As tech stocks were exploding in the late 1990s, companies offering video conferencing technology were all the rage. Investors assumed that all business meetings would eventually be replaced by video and audio feeds, allowing for virtual face-to-face collaboration. A decade later, the industry has made major inroads (if not completely replacing business meetings), dominated by industry leaders like Sweden-based Tandberg and Polycom (Nasdaq: PLCM).
Investors in Polycom were handed a nice gift when Cisco Systems (Nasdaq: CSCO) announced plans to acquire Tandberg in October 2009 for $3 billion. In ensuing months, shares of Polycom rose from the low $20s to the low $30s as investors assumed that Polycom would also soon be acquired.
But in early June, a little-noticed announcement from Hewlett-Packard (NYSE: HPQ), which re-sells Polycom's products, should have spooked investors. HP announced that it was also going to re-sell video-conferencing gear from an obscure company named Vidyo. HP apparently found another date to bring to the dance. For Polycom, this move could spell real trouble.
Better and cheaper
The real challenge for this industry has always been cost. Sure we can all have a video chat on Skype, but to get many users plugged in to a high-quality video network, companies need to invest hundreds of thousands of dollars in dedicated hardware and software. For very large companies, that may be a worthwhile investment. But for small and medium-sized businesses, that's a lot of dough.
HP realized that Vidyo was on to something special. Users can buy a video-conferencing set up from the company for just $6,000. More importantly, the system is configured to work on almost any platform, from PCs to tablet computers to smart phones. Vidyo took out patents that control how much information needs to be included when video streams are sent, stripping out various segments when necessary, so the video can still stream quickly on smaller, less robust devices.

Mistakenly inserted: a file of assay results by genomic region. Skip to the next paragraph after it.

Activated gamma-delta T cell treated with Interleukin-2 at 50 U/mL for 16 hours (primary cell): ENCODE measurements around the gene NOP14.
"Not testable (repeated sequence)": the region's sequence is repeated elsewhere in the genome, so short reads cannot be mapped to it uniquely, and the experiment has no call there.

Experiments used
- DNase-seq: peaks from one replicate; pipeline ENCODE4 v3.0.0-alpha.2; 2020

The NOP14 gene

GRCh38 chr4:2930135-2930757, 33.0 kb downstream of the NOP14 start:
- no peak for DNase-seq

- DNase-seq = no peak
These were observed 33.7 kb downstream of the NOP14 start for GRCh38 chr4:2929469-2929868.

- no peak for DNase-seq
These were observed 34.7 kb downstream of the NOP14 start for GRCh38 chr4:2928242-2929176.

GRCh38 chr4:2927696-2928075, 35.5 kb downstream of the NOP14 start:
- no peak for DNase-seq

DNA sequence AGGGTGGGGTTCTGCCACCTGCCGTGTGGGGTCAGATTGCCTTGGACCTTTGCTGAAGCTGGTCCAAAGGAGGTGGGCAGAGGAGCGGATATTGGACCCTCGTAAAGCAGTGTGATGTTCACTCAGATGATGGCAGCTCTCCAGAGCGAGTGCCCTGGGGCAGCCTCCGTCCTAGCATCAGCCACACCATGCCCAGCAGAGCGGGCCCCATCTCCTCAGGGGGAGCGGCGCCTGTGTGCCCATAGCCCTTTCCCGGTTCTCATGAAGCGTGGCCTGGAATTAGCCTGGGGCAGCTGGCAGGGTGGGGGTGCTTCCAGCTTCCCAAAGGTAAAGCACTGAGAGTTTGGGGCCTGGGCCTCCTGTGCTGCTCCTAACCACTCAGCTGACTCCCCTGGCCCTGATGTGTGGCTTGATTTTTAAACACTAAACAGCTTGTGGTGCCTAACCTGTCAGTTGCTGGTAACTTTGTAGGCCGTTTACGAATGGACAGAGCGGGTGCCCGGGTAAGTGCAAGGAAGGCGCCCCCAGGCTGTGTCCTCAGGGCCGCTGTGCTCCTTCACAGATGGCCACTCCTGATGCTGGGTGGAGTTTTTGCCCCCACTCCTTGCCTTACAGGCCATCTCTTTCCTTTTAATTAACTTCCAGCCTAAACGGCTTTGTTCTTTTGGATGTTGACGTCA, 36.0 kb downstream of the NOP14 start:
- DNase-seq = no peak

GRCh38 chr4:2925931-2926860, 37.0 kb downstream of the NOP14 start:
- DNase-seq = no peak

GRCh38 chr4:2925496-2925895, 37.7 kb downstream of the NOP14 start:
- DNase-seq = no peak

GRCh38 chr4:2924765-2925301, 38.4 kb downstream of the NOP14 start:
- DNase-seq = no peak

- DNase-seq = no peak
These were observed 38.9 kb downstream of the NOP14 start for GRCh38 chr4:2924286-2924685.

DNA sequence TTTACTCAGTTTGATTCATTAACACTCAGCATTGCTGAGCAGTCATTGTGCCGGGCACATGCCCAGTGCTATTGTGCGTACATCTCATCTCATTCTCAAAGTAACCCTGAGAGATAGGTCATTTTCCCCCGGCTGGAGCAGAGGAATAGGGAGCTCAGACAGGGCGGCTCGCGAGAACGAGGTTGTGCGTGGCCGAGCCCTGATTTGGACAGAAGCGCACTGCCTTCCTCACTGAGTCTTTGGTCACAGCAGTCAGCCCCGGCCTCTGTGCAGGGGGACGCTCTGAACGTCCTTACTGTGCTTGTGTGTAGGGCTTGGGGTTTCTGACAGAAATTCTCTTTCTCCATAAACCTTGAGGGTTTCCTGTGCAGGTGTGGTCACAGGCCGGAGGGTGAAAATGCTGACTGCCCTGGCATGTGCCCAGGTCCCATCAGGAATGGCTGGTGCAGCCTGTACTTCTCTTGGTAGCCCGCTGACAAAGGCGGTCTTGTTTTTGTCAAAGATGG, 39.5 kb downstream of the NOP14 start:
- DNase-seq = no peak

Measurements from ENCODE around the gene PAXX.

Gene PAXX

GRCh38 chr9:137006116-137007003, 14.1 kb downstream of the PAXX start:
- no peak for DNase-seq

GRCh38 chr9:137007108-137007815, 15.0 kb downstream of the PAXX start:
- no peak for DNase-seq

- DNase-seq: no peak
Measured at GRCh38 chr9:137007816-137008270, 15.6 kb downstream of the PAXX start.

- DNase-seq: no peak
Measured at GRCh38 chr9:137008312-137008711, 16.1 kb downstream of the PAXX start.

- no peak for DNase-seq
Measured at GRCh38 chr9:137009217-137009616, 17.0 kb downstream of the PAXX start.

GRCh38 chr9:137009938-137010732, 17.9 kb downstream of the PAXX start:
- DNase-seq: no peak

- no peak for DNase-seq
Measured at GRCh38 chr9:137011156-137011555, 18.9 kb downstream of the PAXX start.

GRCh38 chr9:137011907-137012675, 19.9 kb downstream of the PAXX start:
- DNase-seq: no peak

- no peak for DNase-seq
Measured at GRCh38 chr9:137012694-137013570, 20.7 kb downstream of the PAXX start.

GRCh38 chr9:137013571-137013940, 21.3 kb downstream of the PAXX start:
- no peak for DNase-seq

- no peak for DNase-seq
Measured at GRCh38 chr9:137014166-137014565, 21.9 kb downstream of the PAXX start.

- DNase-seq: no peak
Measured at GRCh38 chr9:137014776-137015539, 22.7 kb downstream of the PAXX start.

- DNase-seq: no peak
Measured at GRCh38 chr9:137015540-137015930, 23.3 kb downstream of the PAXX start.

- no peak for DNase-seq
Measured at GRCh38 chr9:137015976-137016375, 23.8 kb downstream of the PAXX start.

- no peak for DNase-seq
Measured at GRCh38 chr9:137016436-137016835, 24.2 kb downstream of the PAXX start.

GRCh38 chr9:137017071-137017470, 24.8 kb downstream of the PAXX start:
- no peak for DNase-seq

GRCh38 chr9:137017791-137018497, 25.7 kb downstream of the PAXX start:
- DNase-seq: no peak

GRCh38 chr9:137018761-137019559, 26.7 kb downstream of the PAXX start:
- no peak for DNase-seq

HP will not start selling the Vidyo gear (which will be sold under the HP name) until this fall, but it's unclear if HP will seriously stand by expensive Polycom-branded video conferencing gear once the Vidyo products are available.
Here comes Cisco
Adding insult for Polycom, Cisco has finally integrated last winter's acquisition of Tandberg and is expected to make a big push this fall. Cisco has stated clearly that it sees the Tandberg deal as a way to move deeper into enterprises and cross-sell other gear. This has led analysts to speculate whether Cisco will be very aggressive on price, since it can secure profits on other hardware, software and service offerings. Polycom is in no position to handle a price war.
It gets worse. Microsoft (Nasdaq: MSFT), which is ostensibly a re-seller of Polycom's gear, has also announced plans to become a serious player in video-conferencing with its own software. China's Huawei has made similar boasts. Standalone Polycom, which used to simply have to worry about Tandberg, now has to compete with the likes of Cisco, Microsoft, Huawei and perhaps Hewlett-Packard. That's not a fight it can win.
We may have seen a glimpse of the building competitive pressures when Polycom released quarterly results in mid-July. Backlog declined for the second straight quarter while inventories rose +11% sequentially. This helps explain why management predicted sequential sales growth would cool to +2% to +3% in the current quarter, from +7% in the June quarter.
Thanks to a rebound from absolutely depressed spending levels in 2009, Polycom's sales should still rise a healthy +20% to +25% in the current quarter when compared to a year ago. And then the deceleration begins. Sales are expected to grow less than +20% in the December quarter and could slow to around +12% to +13% according to analyst forecasts.
But in light of all of the competitive moves being made by HP and Cisco, even that forecast is starting to look too optimistic. Instead, Polycom may struggle to grow at all next year, and if the economy doesn't improve, sales could actually shrink as they did in 2009.
Shares of Polycom languished below $15 back in early 2009 when investors questioned the prospects of the company's fairly expensive video-conferencing solutions. Since then, shares have rebounded nicely in large part to expectations that the company will be acquired at a nice premium. Yet as potential acquirers start to identify their own video-conferencing strategies -- without Polycom -- it becomes increasingly doubtful that a suitor will emerge. Once all of this is digested, shares could steadily fall from the current $27 back into the teens.
Action to Take --> Polycom looks ripe for shorting. If Polycom became spooked by all of these competitive changes and announced that it was seeking a buyer, shares could spike higher -- that's the key risk to this short thesis. But more than likely, Polycom will remain as the last independent player in the video conferencing business. That's not a good position to be in when the industry is playing musical chairs and the music has just stopped.